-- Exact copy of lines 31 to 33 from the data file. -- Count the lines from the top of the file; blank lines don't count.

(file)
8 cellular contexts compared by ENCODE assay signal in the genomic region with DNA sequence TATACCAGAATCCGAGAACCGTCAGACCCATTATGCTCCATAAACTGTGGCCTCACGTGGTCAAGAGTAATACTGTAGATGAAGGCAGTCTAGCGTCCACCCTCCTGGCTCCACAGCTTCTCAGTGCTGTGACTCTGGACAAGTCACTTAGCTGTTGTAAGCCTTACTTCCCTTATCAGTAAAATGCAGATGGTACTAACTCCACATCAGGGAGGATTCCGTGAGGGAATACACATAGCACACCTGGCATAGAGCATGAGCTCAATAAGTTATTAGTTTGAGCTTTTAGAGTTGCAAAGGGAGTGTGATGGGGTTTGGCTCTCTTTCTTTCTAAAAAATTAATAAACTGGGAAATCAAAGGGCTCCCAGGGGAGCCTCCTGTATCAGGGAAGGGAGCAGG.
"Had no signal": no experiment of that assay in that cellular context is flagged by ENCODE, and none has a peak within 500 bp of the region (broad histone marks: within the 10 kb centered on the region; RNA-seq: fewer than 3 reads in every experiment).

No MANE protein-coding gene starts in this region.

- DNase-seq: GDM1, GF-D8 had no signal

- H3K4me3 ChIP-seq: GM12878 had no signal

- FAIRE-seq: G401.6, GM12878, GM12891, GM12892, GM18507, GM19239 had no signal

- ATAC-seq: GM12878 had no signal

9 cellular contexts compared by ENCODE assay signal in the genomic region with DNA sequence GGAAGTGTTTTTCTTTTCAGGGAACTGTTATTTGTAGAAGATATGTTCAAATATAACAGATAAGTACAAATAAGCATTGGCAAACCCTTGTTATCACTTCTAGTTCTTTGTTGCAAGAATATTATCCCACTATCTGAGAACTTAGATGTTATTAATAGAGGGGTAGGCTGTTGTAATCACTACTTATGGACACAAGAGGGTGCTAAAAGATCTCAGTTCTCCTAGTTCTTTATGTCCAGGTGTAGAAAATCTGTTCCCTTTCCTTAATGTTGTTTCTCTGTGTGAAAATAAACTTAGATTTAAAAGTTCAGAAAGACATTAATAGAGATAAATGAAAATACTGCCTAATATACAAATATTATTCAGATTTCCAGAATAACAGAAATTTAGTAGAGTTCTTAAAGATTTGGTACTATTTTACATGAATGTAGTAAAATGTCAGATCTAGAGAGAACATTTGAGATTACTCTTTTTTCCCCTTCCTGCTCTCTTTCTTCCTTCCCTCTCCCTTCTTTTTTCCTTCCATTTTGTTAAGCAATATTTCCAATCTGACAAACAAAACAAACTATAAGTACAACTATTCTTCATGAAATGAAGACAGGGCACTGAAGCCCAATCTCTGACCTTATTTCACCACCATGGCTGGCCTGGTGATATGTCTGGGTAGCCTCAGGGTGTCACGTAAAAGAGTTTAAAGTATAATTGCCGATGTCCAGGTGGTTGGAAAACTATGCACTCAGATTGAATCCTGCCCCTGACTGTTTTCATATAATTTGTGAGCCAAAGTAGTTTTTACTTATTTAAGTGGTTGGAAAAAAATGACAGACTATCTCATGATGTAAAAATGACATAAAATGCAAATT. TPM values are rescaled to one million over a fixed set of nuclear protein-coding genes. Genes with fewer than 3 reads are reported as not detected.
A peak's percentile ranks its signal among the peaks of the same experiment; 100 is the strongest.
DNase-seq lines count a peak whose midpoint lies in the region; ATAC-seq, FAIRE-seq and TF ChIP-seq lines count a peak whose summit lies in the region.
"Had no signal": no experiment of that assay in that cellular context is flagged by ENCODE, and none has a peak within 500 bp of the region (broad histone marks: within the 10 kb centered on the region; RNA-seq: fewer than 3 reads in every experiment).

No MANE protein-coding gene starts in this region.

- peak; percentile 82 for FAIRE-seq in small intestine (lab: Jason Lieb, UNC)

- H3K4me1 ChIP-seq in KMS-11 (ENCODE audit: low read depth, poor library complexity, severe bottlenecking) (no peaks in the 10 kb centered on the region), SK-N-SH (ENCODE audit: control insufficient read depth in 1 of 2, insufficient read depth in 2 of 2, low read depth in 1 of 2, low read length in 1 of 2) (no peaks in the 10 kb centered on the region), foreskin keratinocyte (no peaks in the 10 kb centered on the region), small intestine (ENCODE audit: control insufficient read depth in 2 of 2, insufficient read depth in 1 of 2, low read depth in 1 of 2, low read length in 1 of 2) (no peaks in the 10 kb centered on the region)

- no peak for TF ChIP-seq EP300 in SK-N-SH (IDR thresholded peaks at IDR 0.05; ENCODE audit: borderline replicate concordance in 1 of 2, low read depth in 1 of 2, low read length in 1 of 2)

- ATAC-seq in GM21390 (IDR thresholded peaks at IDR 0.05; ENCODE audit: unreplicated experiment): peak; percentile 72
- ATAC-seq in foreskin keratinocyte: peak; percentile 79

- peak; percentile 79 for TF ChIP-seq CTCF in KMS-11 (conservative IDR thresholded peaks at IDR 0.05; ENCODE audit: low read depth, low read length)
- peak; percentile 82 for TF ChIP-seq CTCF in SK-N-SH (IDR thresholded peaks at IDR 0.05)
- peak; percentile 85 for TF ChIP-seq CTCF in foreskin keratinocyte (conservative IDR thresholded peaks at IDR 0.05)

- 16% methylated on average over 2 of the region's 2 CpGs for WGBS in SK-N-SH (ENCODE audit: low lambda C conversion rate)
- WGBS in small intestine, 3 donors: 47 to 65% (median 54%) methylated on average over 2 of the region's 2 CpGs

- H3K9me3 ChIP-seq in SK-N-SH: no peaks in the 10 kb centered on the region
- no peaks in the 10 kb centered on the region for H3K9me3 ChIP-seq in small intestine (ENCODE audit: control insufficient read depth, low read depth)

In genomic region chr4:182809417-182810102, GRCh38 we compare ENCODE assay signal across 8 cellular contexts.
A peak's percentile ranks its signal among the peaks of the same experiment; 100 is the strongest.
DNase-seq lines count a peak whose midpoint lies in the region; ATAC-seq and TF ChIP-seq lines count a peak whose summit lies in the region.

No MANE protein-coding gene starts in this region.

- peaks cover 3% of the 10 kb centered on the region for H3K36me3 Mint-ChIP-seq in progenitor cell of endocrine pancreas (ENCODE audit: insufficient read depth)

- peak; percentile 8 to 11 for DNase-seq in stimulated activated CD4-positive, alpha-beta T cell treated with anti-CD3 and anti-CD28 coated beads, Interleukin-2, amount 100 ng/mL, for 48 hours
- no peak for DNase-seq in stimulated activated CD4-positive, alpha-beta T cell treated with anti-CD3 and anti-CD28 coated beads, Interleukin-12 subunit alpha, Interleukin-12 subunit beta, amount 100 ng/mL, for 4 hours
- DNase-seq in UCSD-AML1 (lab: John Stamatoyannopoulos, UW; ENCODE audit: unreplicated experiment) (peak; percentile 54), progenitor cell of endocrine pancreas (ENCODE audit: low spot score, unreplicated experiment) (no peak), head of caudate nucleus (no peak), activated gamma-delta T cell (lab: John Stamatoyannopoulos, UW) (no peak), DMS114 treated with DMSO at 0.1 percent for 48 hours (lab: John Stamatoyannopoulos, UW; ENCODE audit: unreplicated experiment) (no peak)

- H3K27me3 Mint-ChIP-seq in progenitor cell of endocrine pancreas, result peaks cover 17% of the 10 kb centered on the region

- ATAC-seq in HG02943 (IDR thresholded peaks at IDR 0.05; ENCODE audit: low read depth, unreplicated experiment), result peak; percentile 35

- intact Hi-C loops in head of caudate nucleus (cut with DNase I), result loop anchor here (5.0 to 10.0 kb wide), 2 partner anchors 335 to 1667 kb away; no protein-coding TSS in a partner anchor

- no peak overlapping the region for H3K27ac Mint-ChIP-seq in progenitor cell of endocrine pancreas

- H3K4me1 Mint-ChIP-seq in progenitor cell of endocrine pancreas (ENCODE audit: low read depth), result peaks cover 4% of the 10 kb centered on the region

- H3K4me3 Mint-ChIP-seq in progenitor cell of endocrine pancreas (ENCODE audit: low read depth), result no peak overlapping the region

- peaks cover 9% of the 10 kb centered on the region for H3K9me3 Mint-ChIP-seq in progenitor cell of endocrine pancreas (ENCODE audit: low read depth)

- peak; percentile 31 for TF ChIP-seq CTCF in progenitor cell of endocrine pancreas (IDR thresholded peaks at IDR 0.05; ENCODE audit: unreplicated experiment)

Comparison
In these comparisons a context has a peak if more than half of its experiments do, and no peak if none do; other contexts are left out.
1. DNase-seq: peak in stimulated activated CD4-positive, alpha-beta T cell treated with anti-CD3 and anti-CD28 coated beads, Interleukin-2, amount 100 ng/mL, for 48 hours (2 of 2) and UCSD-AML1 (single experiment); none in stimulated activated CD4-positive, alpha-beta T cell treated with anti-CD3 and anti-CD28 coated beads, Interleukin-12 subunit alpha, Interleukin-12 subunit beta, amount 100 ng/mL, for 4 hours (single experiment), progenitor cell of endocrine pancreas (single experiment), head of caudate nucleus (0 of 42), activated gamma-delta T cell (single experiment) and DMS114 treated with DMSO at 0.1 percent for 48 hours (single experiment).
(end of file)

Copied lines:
- no peak for DNase-seq in stimulated activated CD4-positive, alpha-beta T cell treated with anti-CD3 and anti-CD28 coated beads, Interleukin-12 subunit alpha, Interleukin-12 subunit beta, amount 100 ng/mL, for 4 hours
- DNase-seq in UCSD-AML1 (lab: John Stamatoyannopoulos, UW; ENCODE audit: unreplicated experiment) (peak; percentile 54), progenitor cell of endocrine pancreas (ENCODE audit: low spot score, unreplicated experiment) (no peak), head of caudate nucleus (no peak), activated gamma-delta T cell (lab: John Stamatoyannopoulos, UW) (no peak), DMS114 treated with DMSO at 0.1 percent for 48 hours (lab: John Stamatoyannopoulos, UW; ENCODE audit: unreplicated experiment) (no peak)

- H3K27me3 Mint-ChIP-seq in progenitor cell of endocrine pancreas, result peaks cover 17% of the 10 kb centered on the region